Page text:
Kava plays a very special role in the cultures and communities that grow this unique plant in the South Pacific.
Unlike coffee, tea, coco, and other highly exported items, the cultivation and sale of kava transplants part of the culture and tradition from the villages and towns in Fiji, Vanuatu, and Tonga where kava originates to the homes and nakamals around the world where it’s finally enjoyed.
As we learned in examining the origin of kava myth from the Tongan culture, kava often represents a connection between the past and present. In the Tongan myth, the sacrifice of Kava kilia mai Faa’imata by her father Fevanga so touched the king that he declared her name would never be forgotten. When a mysterious new plant sprouted from their daughter’s grave, it was given the name kava in honor of the woman whose sacrifice in honor of the king symbolized so many things inherent in the Tongan culture.
A respect for the ancestors that created and established existing traditions. A duty to serve the King of Tonga, and honor him with kava. A connection between the present and the past that’s formed through the land both have shared. All of these characteristics can be seen expressed in how the Tongan culture chooses to mythicize the creation of kava.
A myth surrounding the origin of the plant also exists in Vanuatu. And while the Vanuatu origin of kava shares some similarities to the Tongan myth, the two have some very definite and distinct differences.
The Origin of Kava Myth in Vanuatu
Long ago, orphaned twins lived alone on one of the northern most islands of the Vanuatu archipelago. Despite their isolation and the loss of their parents, the siblings were able to create a happy and loving home. By living off the land, the twins had all they needed, and were content in their isolation.
One night, a stranger appeared from out of the forest. Generous and kind, the twins offered to share their food and provide shelter to the stranger for the night. As the evening progressed, the stranger became increasingly smitten by the young woman’s charm and beauty. When morning came, the stranger insisted that the young woman come home with him, and that they would be married upon returning to his village.
Happy living with her brother, the young woman refused the man’s offer. However, the man would not take no for an answer, insisting that he would drag the woman back to his home if she did not come willingly.
Defiantly, the brother leaped to his sister’s aid, and began to fight with the stranger. Unfortunately, tragedy struck during the struggle. An arrow fired from the stranger’s bow missed the brother, but fatally wounded the sister.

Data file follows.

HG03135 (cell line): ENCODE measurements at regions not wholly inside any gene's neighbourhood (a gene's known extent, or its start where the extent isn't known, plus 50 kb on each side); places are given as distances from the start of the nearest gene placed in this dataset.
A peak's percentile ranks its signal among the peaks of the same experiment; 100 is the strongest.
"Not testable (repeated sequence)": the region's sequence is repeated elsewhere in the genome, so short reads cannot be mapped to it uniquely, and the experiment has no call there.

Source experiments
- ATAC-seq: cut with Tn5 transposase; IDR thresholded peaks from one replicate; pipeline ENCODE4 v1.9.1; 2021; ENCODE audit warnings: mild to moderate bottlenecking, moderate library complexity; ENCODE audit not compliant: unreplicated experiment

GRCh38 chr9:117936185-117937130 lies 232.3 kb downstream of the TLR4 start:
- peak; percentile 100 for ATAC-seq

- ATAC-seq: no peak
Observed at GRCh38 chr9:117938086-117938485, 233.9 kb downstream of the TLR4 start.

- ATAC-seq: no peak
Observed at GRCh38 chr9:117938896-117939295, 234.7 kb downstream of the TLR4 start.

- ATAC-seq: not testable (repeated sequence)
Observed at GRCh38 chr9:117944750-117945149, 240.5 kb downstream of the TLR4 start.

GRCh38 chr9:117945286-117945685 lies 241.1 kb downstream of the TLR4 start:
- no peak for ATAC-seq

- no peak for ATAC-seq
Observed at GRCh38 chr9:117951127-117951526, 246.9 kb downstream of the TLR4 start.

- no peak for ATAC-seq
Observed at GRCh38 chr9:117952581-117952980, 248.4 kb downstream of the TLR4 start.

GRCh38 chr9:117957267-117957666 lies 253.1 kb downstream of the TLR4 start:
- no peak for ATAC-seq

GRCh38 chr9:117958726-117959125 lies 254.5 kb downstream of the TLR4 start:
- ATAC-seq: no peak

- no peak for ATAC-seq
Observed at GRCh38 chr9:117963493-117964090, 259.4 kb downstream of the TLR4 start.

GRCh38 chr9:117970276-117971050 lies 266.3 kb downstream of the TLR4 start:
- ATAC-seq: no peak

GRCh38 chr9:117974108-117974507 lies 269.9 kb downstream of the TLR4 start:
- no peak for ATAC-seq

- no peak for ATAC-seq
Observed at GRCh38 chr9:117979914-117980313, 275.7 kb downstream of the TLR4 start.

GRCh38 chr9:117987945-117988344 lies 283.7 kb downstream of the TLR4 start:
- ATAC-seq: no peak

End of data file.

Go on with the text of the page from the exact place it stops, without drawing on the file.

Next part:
Horrified, the stranger fled the sibling’s home, leaving the brother to mourn the loss of his sister.
The young man was inconsolable in his grief over his sister’s death. Most days would pass with him sitting at the side of his sister’s grave, mourning her death.
One day, about a week after her death, a small plant began to sprout from his sister’s grave which the young man had never seen before. The plant had emerged from the soil alone, with no other weeds or vegetation growing from the young woman’s grave. As means of honoring his sister, the young man decided to allow the plant to continue to grow.
A year passed, but the young man was still unable to overcome his sorrow. Sitting beside his sister’s grave, the young man noticed a small mouse nibbling on the root of plant that had now fully grown and matured. To his shock, the mouse died after eating the plant. Consumed by a grief that felt never-ending, the young man decided to eat large quantities of root himself and finally join his sister on the other side.
However, eating the root did not cause the young man to die. Rather remarkably, eating the root caused all of the pain and sadness he had experienced over his sister’s death to simply disappear. From that point on, whenever the young man would feel sadden by the loss of his sister, he would return to her grave and eat the roots of this magical plant we now know today as kava.
Eventually, with the help of kava, the young man came to accept the loss of his sister. He then began to travel throughout Vanuatu teaching others of the magical properties inherent in the plant.
A Separation of Myth
Unlike the Tongan origin myth, the Vanuatu kava creation myth focuses on the actual medicinal properties inherent in kava. From reducing anxiety and improving sociability to pain reliever and sleep enabler, people today consume kava for a range of perceived benefits.
Where the Tongan myth focused primarily on the connection between ancestors and the land, the Vanuatu myth expresses a more tangible relationship. Taking kava makes people feel better. As the young man was able to overcome his grief, so to do people today in Vanuatu take kava for a variety of reasons that don’t just relate to the sacred nature of the plant.
While both cultures honor kava as a means of connecting with the past, the Vanuatu myth shows kava as something everyone should enjoy.
In the Tongan myth, Kava kilia mai Faa’imata was sacrificed in honor of the king. From Kava kilia’s grave, two plants grew – kava and sugar. Kava was reserved for the king while sugar was for the people. Even today, when a new king of Tonga takes his place upon the throne, kava is used during the coronation.
While both nobility and the people both enjoy kava today in Tonga, the people of Vanuatu developed a very different relationship with the plant that these different myths help to illustrate.
Despite whatever differences may exist, kava still plays a vital role in both country’s cultures. An inherent pride exists in the kava grown in this region of the world. So, whether in our Portland kava bar or at a nakamal in another place in the world, that heritage comes across with every sip and shell we drink.